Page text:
To this blogger, there seem to be four levels of 'corporate responsibility' actions (also called 'social responsibility' or 'corporate citizenship.')
First, there is external communication, be it posters in a store, a tab on a corporate website, or a print advertisement, announcing what the corporation does to be more responsible. A corporation might be taking actions to consume less energy and produce less waste (Subaru). A company might be investing in wind power to off-set it's consumption of coal-based electricity (Brooklyn Brewery and the new Brooklyn Bowl come to mind).
Second, there is philanthropy, which I consider to be all donations to social, cultural and community organizations that are not designed to act as lobbyists nor expected to promote the company in return. So this would include museums, schools (public or private), hospitals, clinics, and all types of private service organizations that are designed to help people who live nearby (think rehab clinics, domestic violence centers, and career counseling and assistance groups (Dressed for Success comes to mind)). Corporations that have an advanced philanthropy structure (like the late Lehman Brothers) eventually set-up a foundation, and invite employees to contribute to it and have a say on which organizations should receive cash gifts.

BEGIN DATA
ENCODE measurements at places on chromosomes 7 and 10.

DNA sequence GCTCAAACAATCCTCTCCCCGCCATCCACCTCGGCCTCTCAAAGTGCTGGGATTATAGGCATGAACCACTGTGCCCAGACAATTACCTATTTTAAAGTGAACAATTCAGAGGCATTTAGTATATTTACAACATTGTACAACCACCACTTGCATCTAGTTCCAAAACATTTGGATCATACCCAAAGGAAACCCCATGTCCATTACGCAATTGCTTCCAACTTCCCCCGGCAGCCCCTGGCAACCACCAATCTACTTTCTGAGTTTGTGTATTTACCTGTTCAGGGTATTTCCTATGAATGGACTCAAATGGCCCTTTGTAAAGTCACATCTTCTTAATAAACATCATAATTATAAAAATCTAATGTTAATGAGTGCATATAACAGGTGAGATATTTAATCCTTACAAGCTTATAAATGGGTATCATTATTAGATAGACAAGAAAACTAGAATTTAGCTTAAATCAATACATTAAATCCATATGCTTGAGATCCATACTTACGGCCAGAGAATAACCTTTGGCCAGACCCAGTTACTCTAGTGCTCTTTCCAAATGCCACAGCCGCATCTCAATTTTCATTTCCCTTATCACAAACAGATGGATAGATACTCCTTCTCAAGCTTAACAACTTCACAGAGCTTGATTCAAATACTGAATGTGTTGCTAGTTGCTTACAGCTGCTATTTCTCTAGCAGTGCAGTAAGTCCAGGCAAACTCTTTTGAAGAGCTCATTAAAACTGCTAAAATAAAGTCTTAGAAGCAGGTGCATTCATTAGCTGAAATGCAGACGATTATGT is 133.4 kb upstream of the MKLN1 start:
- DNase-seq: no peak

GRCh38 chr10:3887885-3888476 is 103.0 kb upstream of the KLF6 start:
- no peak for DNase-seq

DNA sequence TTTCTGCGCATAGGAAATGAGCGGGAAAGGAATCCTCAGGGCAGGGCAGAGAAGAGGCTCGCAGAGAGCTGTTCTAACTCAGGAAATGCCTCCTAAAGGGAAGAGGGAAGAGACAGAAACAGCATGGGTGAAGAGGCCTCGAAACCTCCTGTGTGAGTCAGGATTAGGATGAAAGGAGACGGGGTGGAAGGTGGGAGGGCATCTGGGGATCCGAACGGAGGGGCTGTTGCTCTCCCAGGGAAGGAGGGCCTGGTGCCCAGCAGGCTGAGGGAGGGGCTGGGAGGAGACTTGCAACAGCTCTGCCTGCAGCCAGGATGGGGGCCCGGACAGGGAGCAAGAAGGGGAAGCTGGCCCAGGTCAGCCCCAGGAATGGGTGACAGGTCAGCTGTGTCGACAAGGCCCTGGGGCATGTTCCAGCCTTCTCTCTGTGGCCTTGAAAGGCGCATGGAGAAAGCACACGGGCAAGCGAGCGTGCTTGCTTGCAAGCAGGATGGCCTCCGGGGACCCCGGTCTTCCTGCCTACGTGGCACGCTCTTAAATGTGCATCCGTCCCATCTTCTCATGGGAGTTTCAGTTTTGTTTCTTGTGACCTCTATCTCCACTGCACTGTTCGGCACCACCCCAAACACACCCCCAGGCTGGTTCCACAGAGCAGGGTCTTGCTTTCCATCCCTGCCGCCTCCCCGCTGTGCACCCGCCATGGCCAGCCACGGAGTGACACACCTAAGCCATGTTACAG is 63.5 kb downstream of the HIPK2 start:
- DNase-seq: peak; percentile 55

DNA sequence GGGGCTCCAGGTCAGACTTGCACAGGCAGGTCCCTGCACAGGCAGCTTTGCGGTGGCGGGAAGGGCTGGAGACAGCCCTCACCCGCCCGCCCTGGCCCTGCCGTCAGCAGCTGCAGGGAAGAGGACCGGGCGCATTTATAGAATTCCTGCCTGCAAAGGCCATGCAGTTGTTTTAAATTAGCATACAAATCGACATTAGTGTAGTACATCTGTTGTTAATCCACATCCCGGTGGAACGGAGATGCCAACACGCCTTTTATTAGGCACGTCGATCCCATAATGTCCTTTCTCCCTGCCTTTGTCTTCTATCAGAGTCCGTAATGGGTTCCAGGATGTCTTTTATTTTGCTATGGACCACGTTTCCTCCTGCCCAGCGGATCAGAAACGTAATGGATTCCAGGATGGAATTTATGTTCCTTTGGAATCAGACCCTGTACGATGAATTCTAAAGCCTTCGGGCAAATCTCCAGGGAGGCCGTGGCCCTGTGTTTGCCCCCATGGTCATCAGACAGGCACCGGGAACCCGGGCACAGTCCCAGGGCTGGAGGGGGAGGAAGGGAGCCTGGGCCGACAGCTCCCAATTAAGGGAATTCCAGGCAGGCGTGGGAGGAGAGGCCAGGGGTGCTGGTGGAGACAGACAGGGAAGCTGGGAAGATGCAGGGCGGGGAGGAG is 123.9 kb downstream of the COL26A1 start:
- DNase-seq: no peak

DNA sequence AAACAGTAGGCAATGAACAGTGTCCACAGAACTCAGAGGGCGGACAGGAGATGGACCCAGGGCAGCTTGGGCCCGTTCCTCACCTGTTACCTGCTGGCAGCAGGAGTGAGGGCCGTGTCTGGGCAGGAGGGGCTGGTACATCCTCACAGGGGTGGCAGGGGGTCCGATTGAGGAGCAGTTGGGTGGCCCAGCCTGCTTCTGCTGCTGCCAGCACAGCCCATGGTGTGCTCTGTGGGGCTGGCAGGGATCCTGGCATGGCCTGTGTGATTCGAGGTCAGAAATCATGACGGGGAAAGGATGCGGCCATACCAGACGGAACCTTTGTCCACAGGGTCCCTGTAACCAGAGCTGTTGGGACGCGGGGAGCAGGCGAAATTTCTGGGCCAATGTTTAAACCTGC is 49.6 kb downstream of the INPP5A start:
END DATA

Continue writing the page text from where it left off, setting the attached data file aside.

Third, there is 'community outreach.' This is usually more difficult to organize than the actives above, but it involves having employees volunteer their time to any number of local activities. In New York City, one of the easiest ways to accomplish this is to have employees join a New York Cares project (cleaning parks and public gardens, running clothing drives, consulting non-profits, tutoring students, etc.).
And fourth, there is the kind of community service that might not have been asked of the company directly, but it was in a position to provide a valuable service from its location(s). That's what we're seeing from Minneapolis-based, Target. Since 2006, Target has been experimenting with affordable health clinics in both Minnesota and D.C. I was surprised to find this, and from the looks of it, they are expanding their services to include flu and hepatitis vaccinations.
When going beyond corporate citizenship lip service, a public health clinic can go a long way to prove that Target actually cares about preventive, afforable health care.